Thursday, 10 September 2009

Patents, pirates and programs -- a random thought

Fascinated by the growth of the Pirate Party around Europe in recent months, PatLit tried to do a little research on it. This is because, while that party's support for file-sharing without copyright restrictions is frequently mentioned in the media, its opposition to patents (particularly software patents), which is less well-known, may result in the party extending its activities to the submission of amicus briefs and otherwise supporting anti software patent causes. The party is now active, so far as Wikipedia's entry on Pirate Party International shows), in most countries in Europe. It is particularly active in Sweden (where it has secured representation in the European Parliament) and Germany (where it is represented both in the German parliament and at local level).

This causes PatLit to wonder: if the Pirate Party were to seek to intervene in patent litigation in European national courts or to side with a defendant in infringement proceedings, where would it stand the best chance of success? It is a well known but regrettable fact that, while the European Patent Convention ostensibly provides the identical standard for patentability in all its member states, the application of its principles at national level is far from homogenous; some nations' courts seem quite comfortable with software-related patents which others would hesitate to uphold -- whether as business methods, presentations of information or computer programs "as such", or as lacking sufficiency or inventive subject matter.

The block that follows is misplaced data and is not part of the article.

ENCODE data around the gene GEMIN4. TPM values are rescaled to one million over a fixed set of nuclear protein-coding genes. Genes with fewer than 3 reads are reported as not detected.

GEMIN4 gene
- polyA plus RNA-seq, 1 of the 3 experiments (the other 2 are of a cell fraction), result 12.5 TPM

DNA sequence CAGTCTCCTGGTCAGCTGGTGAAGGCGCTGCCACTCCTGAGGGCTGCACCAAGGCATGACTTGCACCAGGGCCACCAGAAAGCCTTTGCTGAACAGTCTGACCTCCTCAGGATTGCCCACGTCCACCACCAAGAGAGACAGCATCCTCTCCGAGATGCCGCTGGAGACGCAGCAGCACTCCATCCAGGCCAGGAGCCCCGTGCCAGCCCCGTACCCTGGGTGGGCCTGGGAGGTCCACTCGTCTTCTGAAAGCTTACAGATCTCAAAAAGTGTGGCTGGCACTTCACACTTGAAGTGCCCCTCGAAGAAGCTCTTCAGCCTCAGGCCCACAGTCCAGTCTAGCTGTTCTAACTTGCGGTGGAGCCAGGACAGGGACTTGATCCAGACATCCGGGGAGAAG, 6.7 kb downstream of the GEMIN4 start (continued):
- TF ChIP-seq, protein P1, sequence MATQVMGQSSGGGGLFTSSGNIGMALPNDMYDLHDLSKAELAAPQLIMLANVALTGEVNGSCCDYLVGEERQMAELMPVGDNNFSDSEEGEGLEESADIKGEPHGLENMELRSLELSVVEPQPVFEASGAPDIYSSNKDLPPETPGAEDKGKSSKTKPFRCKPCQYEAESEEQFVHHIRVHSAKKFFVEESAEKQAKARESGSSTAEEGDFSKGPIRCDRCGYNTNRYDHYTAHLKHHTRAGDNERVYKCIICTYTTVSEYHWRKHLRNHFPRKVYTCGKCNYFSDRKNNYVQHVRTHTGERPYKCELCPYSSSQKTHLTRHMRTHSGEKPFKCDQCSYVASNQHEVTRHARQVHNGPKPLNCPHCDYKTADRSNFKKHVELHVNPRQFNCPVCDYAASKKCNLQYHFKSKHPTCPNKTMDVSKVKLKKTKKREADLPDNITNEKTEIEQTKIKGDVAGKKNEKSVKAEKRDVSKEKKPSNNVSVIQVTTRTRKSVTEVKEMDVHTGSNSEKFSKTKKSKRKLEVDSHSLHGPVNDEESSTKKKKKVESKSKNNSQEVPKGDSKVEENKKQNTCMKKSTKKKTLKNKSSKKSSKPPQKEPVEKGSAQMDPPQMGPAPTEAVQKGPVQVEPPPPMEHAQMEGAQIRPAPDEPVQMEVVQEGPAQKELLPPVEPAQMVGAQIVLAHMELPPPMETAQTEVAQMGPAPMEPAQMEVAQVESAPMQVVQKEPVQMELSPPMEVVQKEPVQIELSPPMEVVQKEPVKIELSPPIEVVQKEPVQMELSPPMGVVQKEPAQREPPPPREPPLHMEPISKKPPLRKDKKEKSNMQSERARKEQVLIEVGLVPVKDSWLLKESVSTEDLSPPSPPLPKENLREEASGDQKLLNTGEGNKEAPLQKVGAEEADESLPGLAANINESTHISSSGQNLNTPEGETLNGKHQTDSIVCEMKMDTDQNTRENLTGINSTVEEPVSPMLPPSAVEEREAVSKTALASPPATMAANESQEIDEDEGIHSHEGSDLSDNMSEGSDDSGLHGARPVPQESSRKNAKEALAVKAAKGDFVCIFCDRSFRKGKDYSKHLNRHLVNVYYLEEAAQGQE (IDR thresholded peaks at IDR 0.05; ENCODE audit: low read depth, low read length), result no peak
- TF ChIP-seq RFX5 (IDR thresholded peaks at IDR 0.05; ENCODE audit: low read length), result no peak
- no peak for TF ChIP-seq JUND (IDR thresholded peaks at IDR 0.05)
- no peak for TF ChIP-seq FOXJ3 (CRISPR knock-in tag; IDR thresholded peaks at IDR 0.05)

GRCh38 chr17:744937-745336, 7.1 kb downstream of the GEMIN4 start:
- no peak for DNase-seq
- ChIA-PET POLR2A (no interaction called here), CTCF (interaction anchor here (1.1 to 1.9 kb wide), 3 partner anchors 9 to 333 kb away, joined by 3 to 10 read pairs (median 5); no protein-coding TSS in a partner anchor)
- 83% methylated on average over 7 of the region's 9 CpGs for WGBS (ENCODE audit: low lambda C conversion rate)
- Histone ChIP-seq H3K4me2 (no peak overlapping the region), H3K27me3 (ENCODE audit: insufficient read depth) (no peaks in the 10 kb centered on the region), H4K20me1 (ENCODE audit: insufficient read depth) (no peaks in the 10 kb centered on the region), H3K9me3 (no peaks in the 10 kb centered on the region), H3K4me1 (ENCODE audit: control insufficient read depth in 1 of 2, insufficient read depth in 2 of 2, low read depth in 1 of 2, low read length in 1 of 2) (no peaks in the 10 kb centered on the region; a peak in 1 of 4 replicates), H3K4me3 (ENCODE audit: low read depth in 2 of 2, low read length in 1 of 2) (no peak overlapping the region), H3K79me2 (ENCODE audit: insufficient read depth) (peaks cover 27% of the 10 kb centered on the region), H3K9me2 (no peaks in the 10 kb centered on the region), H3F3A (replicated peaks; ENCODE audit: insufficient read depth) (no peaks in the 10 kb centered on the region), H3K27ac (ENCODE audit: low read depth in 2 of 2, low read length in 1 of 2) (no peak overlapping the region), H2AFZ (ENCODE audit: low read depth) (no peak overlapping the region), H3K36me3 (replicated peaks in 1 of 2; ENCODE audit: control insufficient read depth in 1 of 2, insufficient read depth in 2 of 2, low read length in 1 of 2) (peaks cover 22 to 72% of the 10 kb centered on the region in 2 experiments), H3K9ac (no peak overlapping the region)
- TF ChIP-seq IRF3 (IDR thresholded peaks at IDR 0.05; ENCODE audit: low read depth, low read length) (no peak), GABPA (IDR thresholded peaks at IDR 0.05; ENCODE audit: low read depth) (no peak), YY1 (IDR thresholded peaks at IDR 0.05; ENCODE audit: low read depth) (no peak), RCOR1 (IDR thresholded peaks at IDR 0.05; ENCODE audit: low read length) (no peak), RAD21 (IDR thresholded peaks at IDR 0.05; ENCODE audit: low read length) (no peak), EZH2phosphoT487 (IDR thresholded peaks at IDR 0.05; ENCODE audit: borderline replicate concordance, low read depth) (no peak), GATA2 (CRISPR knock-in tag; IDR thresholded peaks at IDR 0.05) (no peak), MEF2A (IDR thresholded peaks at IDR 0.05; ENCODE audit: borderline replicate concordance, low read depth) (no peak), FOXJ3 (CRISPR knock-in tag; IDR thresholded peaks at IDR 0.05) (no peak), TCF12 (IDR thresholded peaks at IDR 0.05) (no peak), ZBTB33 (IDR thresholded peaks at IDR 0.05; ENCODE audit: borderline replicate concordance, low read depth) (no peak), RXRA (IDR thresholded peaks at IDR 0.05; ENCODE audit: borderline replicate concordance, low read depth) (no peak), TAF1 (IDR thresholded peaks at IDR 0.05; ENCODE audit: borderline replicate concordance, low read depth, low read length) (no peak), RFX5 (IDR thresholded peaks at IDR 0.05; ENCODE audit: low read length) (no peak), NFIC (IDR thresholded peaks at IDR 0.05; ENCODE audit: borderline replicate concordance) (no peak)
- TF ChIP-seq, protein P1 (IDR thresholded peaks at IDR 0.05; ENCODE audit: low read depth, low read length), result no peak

PatLit therefore asks: which European jurisdictions are likely to be the most resistant, and which the least, to assaults on the validity of software patents? If you have any insights, do let me know. If we get enough responses we can even publish a 'league table' ...

2 comments:

Stephane said...

Two European jurisdictions likely to be the *least* resistant to assaults on the validity of software patents, are the UK (since the Aerotel/Macrossan test came in, likely to be reprised during such assaults, with relative ease and terminal results) and Poland (this one, from direct experience of software patent prosecution in that jurisdiction).

Swedish IP guy said...

I agree with Stephane.

I also think that the *most* resistant to assaults are the Netherlands and Germany. I am not so sure about France, but previously they seem to have been very resistant. It would be nice to hear something about France from another reader.

The Swedish (administrative) Court of Patent Appeals seems this year to have fully aligned itself with the EPO-practice (they seem to believe that they did that already last year considering their citations of case law of 2008) and I hope that the Swedish Civil courts take that into account. In other words, I believe that Swedish civil courts will be more resistant to "assaults" today, but you never "know" with Swedish civil courts.